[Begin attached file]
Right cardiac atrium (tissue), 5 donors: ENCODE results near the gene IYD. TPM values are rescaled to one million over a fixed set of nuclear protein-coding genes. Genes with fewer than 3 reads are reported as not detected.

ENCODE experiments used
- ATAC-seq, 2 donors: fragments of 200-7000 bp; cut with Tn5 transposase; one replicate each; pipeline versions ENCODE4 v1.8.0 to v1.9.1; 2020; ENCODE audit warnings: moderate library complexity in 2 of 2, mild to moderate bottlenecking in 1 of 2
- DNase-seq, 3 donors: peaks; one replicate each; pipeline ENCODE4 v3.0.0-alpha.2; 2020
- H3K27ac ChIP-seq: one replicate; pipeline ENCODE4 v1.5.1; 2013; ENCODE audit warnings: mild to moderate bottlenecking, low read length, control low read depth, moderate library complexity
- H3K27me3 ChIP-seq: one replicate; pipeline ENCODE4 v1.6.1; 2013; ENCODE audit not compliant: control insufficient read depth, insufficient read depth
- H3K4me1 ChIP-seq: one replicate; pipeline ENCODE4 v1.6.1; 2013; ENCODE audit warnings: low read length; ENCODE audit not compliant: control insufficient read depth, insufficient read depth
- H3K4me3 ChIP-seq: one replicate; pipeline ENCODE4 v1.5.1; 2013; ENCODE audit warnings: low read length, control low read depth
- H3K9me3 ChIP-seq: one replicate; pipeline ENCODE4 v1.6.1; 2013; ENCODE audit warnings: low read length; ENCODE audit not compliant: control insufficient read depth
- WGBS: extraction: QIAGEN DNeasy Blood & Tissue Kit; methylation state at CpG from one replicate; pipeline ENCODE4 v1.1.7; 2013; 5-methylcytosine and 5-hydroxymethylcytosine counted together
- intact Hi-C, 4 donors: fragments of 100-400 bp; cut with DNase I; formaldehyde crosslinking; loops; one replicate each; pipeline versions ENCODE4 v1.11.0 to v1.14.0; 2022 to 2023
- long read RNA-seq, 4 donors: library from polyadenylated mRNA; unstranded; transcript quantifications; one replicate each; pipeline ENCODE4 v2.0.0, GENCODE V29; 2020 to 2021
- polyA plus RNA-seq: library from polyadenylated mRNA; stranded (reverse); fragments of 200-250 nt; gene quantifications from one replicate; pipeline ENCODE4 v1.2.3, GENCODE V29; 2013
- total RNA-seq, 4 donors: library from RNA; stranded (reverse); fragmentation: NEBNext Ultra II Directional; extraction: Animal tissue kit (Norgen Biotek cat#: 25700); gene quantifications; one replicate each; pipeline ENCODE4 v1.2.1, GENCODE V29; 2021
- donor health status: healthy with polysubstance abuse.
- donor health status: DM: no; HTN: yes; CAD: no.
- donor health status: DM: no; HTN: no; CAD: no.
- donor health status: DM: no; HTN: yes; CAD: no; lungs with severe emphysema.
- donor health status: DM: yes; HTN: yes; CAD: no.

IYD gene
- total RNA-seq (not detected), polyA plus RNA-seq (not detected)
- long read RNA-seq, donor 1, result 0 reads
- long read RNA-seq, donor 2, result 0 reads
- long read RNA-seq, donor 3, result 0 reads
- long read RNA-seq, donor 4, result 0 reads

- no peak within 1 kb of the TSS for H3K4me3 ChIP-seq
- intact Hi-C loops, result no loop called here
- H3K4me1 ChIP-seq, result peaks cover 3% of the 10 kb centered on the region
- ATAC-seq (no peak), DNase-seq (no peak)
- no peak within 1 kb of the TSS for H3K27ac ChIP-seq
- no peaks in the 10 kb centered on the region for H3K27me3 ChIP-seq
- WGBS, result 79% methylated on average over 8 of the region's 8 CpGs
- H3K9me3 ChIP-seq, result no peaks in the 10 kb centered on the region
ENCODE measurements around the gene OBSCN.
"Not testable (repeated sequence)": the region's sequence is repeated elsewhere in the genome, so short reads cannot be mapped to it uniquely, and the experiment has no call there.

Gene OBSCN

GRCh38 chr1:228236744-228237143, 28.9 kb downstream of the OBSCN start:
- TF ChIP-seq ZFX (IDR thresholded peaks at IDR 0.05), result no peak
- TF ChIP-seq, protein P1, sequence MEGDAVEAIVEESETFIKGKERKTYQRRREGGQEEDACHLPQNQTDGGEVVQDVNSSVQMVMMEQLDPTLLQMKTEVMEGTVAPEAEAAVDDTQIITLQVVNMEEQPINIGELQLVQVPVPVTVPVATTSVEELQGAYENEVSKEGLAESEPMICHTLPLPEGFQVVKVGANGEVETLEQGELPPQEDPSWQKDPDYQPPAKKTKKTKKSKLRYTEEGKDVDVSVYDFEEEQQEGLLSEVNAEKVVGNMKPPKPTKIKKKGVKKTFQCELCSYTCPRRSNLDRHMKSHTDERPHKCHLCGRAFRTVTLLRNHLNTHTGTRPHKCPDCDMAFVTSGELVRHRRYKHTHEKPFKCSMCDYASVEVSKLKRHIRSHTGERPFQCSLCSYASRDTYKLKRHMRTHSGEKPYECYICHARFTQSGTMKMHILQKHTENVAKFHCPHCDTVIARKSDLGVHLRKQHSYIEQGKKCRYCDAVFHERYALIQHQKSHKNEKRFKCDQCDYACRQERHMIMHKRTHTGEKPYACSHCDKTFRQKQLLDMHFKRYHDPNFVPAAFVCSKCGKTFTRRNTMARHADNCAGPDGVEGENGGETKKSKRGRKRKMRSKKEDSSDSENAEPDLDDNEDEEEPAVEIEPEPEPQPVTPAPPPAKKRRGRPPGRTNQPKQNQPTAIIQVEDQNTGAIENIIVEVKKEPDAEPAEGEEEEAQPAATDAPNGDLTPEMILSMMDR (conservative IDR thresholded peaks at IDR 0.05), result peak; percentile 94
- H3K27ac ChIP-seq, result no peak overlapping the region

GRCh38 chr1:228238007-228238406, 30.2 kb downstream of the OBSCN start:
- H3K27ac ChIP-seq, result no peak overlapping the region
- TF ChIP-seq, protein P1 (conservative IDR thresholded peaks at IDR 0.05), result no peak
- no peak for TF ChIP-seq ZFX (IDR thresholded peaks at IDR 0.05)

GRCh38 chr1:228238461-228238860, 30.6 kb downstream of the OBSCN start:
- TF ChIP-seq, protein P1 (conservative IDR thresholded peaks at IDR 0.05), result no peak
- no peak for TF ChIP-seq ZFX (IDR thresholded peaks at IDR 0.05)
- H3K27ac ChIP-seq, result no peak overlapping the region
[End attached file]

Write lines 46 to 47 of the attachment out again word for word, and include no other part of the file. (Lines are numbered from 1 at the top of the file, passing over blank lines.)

- TF ChIP-seq, protein P1 (conservative IDR thresholded peaks at IDR 0.05), result no peak
- no peak for TF ChIP-seq ZFX (IDR thresholded peaks at IDR 0.05)